LISTENING TO TCHAIKOVSKY: Béla Hartmann uses his knowledge of Eastern Europe to argue against the banning of all Russian culture following Vladimir Putin's invasion of Ukraine.
VIDEO PODCAST: John Dante Prevedini leads a discussion about Youth Involvement in Classical Music - this specially extended illustrated feature includes contributions from Christopher Morley, Gerald Fenech, Halida Dinova, Patricia Spencer and Roderic Dunnett.
'From Pub to Pulpit' is a celebration of Vaughan Williams' work as a folk-song collector. Combining the talents of instrumental and vocal trio Coracle and a capella vocal quintet Broomdasher, it was launched in June at – where else? – Vaughan Williams' Gloucestershire home village, Down Ampney. It is currently on tour, visiting not only folk clubs and festivals, but also cathedrals and other churches, whose resident musicians are also involved. The tour is due to end at the Three Choirs Festival in Gloucester Cathedral in July 2023. Its stop-off in Derby was one of the opening events of Derby Folk Festival.
The second half (more on this later) worked better than the first, which was launched by Derby Cathedral Choir, conducted by Director of Music Alexander Binns, with Assistant Organist Edward Turner, in Vaughan Williams' Five Mystical Songs. It was a fine performance of a lovely piece (albeit one with no obvious folk-song connections), with soloist Richard Roddis bringing a tenor sensibility to what is normally a baritone role. But there was nothing to inform the audience what the piece was and why it was included – neither a spoken announcement nor information in the printed programme. Some members of the audience may well have wondered if they were at the right event.
Coracle and Broomdasher then took turns in performing songs that Vaughan Williams collected – a sturdy account by Broomdasher of 'Spencer the Rover' – but also suggesting the folk roots of some of his own tunes, in Coracle's intriguing version of the tune 'Down Ampney' ('Come Down, O Love Divine'), with the first verse sung to sinuous counterpoint on bass clarinet, and their mash-up of 'Sine Nomine' ('For All the Saints') and a tune from Playford's The English Dancing Master, 'Mr Isaac's Maggot', whose first four notes it shares. Even here, though, it was some time before anyone actually spoke to the audience. A presenter and a script would have helped tie it all together, and by the interval, I had the impression that this was a good idea that hadn't been adequately thought through.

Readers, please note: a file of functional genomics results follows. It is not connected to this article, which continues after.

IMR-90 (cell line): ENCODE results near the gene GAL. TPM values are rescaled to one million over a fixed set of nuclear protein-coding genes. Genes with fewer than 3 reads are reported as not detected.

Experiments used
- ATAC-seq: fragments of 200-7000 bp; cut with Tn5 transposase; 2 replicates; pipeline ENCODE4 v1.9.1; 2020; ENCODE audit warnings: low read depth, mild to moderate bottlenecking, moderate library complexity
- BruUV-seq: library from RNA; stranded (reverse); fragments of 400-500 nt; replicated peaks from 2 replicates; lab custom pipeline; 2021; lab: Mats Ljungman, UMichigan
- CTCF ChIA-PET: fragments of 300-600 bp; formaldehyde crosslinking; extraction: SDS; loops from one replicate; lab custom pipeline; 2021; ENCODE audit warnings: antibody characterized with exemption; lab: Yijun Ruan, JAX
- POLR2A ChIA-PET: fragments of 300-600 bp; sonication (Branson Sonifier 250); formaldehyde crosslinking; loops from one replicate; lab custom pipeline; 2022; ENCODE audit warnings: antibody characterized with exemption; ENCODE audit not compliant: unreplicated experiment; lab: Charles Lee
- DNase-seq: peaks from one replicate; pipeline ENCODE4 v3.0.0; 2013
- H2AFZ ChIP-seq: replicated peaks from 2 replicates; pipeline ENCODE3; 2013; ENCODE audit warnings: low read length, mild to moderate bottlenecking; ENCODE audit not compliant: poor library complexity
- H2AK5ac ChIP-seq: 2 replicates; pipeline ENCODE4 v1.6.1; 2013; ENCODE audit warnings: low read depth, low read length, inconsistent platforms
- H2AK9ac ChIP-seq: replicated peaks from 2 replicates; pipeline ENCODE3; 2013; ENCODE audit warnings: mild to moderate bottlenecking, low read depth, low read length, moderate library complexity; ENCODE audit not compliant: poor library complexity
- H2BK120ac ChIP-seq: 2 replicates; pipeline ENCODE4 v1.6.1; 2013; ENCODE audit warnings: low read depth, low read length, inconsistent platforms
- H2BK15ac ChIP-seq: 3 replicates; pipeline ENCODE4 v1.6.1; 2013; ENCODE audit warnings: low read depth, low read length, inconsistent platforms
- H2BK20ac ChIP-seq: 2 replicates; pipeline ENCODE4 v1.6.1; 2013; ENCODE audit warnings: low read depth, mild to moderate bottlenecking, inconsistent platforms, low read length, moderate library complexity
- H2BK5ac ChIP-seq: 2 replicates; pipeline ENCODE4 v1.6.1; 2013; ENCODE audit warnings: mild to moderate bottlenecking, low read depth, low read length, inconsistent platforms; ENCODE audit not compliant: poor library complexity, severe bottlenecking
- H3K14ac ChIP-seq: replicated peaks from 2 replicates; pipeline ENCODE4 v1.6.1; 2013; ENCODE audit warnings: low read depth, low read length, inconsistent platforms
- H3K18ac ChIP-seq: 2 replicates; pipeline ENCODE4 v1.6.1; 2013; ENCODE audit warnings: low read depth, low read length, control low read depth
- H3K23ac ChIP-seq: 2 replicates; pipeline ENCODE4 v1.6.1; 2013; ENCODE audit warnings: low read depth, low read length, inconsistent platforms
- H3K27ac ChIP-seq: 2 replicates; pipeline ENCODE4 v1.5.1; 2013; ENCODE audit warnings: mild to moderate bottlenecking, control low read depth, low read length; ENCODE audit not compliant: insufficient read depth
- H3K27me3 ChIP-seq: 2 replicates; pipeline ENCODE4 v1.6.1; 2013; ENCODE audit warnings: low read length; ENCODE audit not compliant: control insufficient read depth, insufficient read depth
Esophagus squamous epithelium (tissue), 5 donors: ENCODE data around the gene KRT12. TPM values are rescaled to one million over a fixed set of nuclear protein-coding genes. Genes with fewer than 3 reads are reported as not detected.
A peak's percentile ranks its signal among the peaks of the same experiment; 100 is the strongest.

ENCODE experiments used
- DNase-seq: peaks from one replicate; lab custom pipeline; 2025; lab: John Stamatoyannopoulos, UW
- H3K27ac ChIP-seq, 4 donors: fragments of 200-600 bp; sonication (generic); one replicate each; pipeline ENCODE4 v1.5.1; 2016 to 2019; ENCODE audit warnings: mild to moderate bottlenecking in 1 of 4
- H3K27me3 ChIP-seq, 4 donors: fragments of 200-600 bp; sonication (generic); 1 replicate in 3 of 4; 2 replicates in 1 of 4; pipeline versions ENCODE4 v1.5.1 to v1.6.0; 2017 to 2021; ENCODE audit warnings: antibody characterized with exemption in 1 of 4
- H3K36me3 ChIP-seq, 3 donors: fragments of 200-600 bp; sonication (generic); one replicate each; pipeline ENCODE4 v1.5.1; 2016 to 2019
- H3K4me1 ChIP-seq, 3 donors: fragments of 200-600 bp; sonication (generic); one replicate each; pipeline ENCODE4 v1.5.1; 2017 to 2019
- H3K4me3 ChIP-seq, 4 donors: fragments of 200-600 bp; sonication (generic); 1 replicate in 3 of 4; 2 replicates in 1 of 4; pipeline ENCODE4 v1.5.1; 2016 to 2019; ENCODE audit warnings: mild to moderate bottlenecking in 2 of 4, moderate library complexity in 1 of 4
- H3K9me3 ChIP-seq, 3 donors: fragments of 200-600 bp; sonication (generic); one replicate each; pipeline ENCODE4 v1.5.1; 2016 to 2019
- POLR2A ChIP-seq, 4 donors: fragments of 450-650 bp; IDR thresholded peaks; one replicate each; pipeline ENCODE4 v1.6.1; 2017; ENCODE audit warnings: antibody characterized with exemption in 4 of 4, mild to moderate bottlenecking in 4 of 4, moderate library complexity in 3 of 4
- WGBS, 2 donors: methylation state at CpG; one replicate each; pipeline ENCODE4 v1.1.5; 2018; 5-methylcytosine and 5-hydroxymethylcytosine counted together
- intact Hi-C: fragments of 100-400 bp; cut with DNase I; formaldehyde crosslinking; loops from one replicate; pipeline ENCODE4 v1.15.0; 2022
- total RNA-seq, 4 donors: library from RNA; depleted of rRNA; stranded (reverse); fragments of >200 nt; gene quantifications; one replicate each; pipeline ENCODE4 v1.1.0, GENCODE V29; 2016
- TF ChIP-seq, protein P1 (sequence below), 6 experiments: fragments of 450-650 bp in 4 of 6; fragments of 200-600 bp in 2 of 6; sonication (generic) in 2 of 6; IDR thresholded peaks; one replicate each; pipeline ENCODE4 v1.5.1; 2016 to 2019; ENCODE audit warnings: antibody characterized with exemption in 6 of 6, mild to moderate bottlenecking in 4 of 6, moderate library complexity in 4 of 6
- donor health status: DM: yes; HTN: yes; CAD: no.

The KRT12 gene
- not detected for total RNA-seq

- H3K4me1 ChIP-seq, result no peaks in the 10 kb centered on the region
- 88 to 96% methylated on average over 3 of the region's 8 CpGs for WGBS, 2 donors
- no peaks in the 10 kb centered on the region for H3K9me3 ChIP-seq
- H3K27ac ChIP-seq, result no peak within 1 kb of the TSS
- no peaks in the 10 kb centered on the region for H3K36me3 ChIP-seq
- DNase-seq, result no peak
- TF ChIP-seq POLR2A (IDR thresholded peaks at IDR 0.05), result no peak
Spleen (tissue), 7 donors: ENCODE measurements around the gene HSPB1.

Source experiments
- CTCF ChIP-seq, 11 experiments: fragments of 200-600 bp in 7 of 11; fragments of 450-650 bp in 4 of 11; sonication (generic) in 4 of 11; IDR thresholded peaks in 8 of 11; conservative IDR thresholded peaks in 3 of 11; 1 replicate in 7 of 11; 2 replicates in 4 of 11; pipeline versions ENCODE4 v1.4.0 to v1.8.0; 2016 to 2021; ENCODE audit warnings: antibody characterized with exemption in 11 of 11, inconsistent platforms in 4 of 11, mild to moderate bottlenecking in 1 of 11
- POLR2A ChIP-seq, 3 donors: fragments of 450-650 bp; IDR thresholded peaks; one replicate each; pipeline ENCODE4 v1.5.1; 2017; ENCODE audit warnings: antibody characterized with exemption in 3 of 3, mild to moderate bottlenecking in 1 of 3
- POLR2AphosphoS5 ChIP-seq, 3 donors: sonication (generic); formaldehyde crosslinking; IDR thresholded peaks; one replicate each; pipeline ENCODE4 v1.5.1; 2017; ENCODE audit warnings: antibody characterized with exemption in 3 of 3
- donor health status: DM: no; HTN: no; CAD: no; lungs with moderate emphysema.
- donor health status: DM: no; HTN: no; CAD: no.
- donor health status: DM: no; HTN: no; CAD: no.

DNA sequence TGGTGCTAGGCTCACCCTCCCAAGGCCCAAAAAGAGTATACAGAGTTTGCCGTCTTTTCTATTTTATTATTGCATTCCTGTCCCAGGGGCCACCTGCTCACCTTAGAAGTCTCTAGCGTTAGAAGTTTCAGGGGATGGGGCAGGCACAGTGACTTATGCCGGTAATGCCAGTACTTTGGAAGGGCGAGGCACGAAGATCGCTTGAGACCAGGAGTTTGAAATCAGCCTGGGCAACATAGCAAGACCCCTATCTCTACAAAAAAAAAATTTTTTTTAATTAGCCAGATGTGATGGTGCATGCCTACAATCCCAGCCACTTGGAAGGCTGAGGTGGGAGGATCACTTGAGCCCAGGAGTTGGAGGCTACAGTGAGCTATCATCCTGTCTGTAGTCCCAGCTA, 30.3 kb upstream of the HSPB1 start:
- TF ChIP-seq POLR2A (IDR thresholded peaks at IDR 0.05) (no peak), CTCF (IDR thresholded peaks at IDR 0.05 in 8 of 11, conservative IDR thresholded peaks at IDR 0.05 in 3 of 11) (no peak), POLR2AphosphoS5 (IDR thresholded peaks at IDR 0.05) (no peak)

The second half was more satisfying, as Coracle and Broomdasher sang more songs that Vaughan Williams collected, including 'Lovely on the Water' (which VW arranged for unaccompanied chorus as 'The Springtime of the Year'), 'Lovely Joan' and 'Bushes and Briars', before joining the Cathedral Choir to show how he adapted others when compiling the music for The English Hymnal. So we heard 'Dives and Lazarus', sung to a different set of words, about the murder of Maria Marten; 'The Brisk Young Farmer' (a lovely tune, new to me, so thanks for that); and 'Our Captain Calls All Hands'. Each was followed by an instrumental re-creation by Coracle, before the audience was encouraged to join in resulting hymns: 'I Heard the Voice of Jesus Say', ''Tis Winter Now; the Fallen Snow ...', and 'He Who Would Valiant Be', respectively, giving a resounding culmination to the evening.
Some niggles remained. Even with microphones, some of Broomdasher's and Coracle's sung words were not always distinct, and the kind of chatty spoken introductions that work in your local folk club don't come across so well in a large space like Derby Cathedral. However will they manage in Gloucester?
The concept is good, as were the performances, but there's some fine-tuning still to be done.
Copyright © 5 October 2022